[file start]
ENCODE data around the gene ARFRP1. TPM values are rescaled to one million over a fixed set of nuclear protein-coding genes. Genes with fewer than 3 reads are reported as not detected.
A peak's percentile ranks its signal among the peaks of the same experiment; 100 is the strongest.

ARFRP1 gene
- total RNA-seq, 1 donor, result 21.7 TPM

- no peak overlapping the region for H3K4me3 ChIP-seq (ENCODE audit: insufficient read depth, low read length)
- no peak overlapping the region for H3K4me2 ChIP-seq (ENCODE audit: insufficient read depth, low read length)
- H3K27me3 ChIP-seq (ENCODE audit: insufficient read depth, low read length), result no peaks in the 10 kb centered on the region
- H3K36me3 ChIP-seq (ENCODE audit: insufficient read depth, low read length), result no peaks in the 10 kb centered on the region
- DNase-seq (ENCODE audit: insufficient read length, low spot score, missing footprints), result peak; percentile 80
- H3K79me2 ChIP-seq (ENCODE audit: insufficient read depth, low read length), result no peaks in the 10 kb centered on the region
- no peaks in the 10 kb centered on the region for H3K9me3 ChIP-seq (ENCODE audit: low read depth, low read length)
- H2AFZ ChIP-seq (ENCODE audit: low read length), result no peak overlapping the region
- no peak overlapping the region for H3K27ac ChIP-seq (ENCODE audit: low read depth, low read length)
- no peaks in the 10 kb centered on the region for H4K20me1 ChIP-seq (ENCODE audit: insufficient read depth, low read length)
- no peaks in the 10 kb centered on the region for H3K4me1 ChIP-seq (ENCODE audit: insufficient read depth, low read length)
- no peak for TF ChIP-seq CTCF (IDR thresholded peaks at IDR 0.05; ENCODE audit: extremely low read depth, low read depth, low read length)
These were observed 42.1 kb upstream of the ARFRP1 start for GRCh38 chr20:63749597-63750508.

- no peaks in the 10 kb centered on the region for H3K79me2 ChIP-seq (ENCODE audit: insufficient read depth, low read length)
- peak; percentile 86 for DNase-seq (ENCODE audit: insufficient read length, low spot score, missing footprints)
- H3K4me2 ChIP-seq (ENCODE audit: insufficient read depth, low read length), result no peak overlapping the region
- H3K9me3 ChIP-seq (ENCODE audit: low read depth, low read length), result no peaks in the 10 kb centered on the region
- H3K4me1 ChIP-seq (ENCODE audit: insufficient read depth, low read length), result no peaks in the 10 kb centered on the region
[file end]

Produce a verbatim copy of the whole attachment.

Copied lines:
ENCODE data around the gene ARFRP1. TPM values are rescaled to one million over a fixed set of nuclear protein-coding genes. Genes with fewer than 3 reads are reported as not detected.
A peak's percentile ranks its signal among the peaks of the same experiment; 100 is the strongest.

ARFRP1 gene
- total RNA-seq, 1 donor, result 21.7 TPM

- no peak overlapping the region for H3K4me3 ChIP-seq (ENCODE audit: insufficient read depth, low read length)
- no peak overlapping the region for H3K4me2 ChIP-seq (ENCODE audit: insufficient read depth, low read length)
- H3K27me3 ChIP-seq (ENCODE audit: insufficient read depth, low read length), result no peaks in the 10 kb centered on the region
- H3K36me3 ChIP-seq (ENCODE audit: insufficient read depth, low read length), result no peaks in the 10 kb centered on the region
- DNase-seq (ENCODE audit: insufficient read length, low spot score, missing footprints), result peak; percentile 80
- H3K79me2 ChIP-seq (ENCODE audit: insufficient read depth, low read length), result no peaks in the 10 kb centered on the region
- no peaks in the 10 kb centered on the region for H3K9me3 ChIP-seq (ENCODE audit: low read depth, low read length)
- H2AFZ ChIP-seq (ENCODE audit: low read length), result no peak overlapping the region
- no peak overlapping the region for H3K27ac ChIP-seq (ENCODE audit: low read depth, low read length)
- no peaks in the 10 kb centered on the region for H4K20me1 ChIP-seq (ENCODE audit: insufficient read depth, low read length)
- no peaks in the 10 kb centered on the region for H3K4me1 ChIP-seq (ENCODE audit: insufficient read depth, low read length)
- no peak for TF ChIP-seq CTCF (IDR thresholded peaks at IDR 0.05; ENCODE audit: extremely low read depth, low read depth, low read length)
These were observed 42.1 kb upstream of the ARFRP1 start for GRCh38 chr20:63749597-63750508.

- no peaks in the 10 kb centered on the region for H3K79me2 ChIP-seq (ENCODE audit: insufficient read depth, low read length)
- peak; percentile 86 for DNase-seq (ENCODE audit: insufficient read length, low spot score, missing footprints)
- H3K4me2 ChIP-seq (ENCODE audit: insufficient read depth, low read length), result no peak overlapping the region
- H3K9me3 ChIP-seq (ENCODE audit: low read depth, low read length), result no peaks in the 10 kb centered on the region
- H3K4me1 ChIP-seq (ENCODE audit: insufficient read depth, low read length), result no peaks in the 10 kb centered on the region